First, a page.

WEST ORANGE, NJ — Christmas again came early in West Orange with the Downtown West Orange Alliance’s annual Holiday Open House and the recreation department’s tree-lighting ceremony on Dec. 3.
Numerous residents visited the downtown area throughout the day for the Open House, which this year featured pictures with Santa Claus in various locations, a holiday reading at the library and guided trolley tours detailing local history. At night, more than 200 residents gathered in front of Town Hall to witness the tree-lighting ceremony after enjoying a visit from Santa and performances from the Vienna School of Music and the Unique Performing Arts Center.
The day’s worth of activities took months to plan, but all the work was worthwhile to DWOA Executive Director Megan Brill. Brill said the Open House is an excellent opportunity to gain exposure for downtown businesses, especially since many restaurants were offering special deals for Restaurant Week. She said it is a nice way to make West Orange special for a whole new generation.
“I think our job as government people is to help create those moments that people remember,” Brill told the West Orange Chronicle in a Dec. 1 phone interview. “The tree lighting and pictures with a fabulous Santa that don’t cost you any money are pretty important memories to make.”
Candy Myrick, special events coordinator for the recreation department, also relished the chance to continue a township tradition in the Christmas tree lighting. Myrick said the event is one of the town’s most popular ones although it is more than 50 years old. It is one of her favorites as well, telling the Chronicle that she loves seeing the sheer joy on children’s faces when Santa arrives by fire engine.
The tree lighting is also a chance to bring the community together, Myrick added, which instills a sense of community in everyone. And that spirit is what makes West Orange so special, she said.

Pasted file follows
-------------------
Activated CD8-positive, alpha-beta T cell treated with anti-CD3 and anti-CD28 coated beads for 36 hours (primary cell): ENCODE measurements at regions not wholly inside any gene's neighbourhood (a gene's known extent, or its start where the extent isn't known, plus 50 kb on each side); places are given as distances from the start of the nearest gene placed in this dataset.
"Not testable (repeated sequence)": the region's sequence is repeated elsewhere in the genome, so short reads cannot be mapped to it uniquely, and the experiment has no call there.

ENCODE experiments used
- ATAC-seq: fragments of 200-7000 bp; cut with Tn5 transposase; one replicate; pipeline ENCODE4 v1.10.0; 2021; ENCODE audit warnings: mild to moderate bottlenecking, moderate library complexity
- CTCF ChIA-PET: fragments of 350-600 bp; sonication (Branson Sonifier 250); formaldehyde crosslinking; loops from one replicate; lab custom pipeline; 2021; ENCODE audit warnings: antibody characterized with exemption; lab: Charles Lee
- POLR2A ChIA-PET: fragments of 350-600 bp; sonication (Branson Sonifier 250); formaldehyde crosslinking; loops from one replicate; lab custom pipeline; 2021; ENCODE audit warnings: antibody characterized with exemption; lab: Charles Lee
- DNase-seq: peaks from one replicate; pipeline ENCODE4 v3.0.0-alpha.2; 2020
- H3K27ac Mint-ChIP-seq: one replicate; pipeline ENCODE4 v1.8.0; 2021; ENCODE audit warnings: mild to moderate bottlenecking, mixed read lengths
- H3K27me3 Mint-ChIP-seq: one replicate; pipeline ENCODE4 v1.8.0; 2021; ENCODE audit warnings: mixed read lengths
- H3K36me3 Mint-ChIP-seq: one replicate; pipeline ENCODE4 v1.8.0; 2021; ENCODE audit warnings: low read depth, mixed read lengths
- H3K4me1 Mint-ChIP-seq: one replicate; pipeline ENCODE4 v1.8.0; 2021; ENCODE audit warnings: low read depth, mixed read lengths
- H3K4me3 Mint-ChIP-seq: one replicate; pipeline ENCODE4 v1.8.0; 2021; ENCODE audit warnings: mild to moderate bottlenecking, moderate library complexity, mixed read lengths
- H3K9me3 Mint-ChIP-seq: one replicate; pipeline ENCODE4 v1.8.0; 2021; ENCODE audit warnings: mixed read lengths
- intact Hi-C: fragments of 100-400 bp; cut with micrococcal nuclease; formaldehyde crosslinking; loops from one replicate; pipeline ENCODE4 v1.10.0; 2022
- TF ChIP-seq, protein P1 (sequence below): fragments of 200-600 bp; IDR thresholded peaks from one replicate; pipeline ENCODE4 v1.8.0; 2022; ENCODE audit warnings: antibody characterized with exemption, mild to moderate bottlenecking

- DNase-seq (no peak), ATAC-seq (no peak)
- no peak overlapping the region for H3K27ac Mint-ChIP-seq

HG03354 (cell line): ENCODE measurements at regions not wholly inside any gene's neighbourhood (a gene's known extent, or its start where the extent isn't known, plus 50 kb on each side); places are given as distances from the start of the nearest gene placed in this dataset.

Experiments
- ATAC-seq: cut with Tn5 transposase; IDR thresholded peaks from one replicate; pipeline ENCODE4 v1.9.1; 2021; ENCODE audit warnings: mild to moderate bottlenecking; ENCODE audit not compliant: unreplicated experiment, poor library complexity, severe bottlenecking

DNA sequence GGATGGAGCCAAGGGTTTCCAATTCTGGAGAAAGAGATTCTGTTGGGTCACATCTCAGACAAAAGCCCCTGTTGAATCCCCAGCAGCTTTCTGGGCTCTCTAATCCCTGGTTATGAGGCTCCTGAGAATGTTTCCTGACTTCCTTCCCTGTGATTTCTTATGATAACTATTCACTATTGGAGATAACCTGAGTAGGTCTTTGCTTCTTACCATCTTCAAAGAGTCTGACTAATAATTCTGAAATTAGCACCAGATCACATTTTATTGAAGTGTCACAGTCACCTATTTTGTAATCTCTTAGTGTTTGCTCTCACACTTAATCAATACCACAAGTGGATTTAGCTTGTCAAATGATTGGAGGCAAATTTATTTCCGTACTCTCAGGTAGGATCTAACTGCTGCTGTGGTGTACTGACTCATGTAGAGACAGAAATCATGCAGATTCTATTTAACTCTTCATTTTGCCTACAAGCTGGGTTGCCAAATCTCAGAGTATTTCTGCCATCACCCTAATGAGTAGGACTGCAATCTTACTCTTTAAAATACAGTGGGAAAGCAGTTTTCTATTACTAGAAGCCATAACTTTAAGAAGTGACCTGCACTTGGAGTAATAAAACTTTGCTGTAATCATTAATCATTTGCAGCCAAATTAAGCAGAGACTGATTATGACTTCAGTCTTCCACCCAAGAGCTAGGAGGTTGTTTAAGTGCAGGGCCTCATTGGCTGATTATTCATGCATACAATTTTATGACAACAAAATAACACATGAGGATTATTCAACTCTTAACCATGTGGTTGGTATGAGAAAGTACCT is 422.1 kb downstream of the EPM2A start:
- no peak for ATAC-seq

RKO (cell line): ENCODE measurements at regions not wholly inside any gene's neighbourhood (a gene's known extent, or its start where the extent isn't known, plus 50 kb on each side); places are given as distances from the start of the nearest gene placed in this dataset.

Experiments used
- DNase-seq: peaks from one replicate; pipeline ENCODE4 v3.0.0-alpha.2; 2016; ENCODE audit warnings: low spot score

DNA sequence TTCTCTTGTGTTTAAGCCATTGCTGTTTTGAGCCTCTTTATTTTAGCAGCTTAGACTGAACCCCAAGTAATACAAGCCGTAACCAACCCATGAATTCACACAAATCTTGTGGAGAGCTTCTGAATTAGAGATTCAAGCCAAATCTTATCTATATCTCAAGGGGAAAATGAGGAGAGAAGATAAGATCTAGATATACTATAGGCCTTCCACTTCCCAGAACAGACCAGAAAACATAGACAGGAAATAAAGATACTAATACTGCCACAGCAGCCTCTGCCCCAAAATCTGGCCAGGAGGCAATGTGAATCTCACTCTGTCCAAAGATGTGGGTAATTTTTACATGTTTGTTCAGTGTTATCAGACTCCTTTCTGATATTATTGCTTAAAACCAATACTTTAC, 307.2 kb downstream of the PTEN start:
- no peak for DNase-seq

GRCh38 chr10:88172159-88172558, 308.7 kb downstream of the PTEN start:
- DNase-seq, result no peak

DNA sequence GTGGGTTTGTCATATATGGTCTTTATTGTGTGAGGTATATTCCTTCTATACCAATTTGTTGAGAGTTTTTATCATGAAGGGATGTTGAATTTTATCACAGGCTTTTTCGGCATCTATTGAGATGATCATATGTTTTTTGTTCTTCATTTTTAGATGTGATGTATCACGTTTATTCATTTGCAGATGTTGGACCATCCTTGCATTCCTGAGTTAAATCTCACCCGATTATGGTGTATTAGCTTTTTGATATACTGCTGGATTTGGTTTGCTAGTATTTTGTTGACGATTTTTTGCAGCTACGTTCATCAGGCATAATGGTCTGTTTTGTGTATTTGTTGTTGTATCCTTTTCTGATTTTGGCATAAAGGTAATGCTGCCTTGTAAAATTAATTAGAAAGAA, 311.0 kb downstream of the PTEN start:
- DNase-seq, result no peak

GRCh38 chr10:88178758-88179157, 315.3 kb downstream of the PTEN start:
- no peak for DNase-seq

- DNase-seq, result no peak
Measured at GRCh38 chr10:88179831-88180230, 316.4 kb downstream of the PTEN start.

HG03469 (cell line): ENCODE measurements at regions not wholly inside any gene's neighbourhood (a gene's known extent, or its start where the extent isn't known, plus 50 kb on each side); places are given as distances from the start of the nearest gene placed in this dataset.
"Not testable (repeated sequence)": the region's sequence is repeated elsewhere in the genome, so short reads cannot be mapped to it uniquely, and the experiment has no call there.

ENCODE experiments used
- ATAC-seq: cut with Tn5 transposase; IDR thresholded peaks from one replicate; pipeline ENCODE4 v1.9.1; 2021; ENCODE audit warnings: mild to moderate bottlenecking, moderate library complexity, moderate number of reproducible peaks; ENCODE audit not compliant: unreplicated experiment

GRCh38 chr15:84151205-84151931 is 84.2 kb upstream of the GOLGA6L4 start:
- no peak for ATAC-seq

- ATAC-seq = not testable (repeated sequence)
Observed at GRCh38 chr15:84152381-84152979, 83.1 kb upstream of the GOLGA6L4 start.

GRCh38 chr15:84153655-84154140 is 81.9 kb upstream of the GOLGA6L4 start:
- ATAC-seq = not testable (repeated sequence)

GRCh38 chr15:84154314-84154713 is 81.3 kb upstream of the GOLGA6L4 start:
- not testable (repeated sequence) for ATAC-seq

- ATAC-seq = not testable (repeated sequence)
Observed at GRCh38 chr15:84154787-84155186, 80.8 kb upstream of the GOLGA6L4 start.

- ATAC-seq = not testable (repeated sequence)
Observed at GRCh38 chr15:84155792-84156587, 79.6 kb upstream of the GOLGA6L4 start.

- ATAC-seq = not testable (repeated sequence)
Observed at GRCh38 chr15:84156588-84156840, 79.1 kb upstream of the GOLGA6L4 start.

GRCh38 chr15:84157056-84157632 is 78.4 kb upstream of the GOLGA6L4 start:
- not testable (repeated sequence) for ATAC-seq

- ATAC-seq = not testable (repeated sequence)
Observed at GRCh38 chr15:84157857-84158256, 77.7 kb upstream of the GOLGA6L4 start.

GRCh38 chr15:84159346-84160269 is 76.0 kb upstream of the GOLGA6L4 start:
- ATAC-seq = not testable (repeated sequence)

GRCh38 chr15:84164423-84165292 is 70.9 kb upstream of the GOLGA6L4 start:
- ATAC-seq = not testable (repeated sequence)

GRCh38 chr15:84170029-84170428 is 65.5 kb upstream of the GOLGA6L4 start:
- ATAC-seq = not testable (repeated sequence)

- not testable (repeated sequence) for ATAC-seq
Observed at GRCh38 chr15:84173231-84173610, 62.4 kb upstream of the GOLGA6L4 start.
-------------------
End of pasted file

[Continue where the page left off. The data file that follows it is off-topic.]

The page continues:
“It’s things like this that make us a community, not just a town,” Myrick said in a Dec. 1 phone interview. “People care about each other.”
The residents themselves appreciate the chance to be with one another. Dianna Munford said the tree lighting is her favorite part of the holidays in West Orange because it is nice to see community members interacting and building a rapport. Munford said so many residents restrict themselves to their own neighborhoods, living separately from those in other areas of town.
Events like the lighting are necessary to combat that divide, she said.
“We need to bring the whole West Orange together and not have the upper West Orange as opposed to the lower West Orange,” Munford told the Chronicle amid the activities at Washington Elementary School. “The people up the hill need to come together with the people down the hill. We are one West Orange.”
Brian Convery also enjoyed seeing so many people from all walks of life gathered together, especially in a holiday atmosphere of sentimentality and giving. The resident said West Orange’s beauty lies in its diversity, and it is nice to be present at an event where people can feel the love.
“Love is colorless,” Convery told the Chronicle at Washington School.
People from all over town indeed took part in this year’s festivities, including several township officials. In fact, Mayor Robert Parisi and all five West Orange Township Council members led the historic trolley tours throughout the day.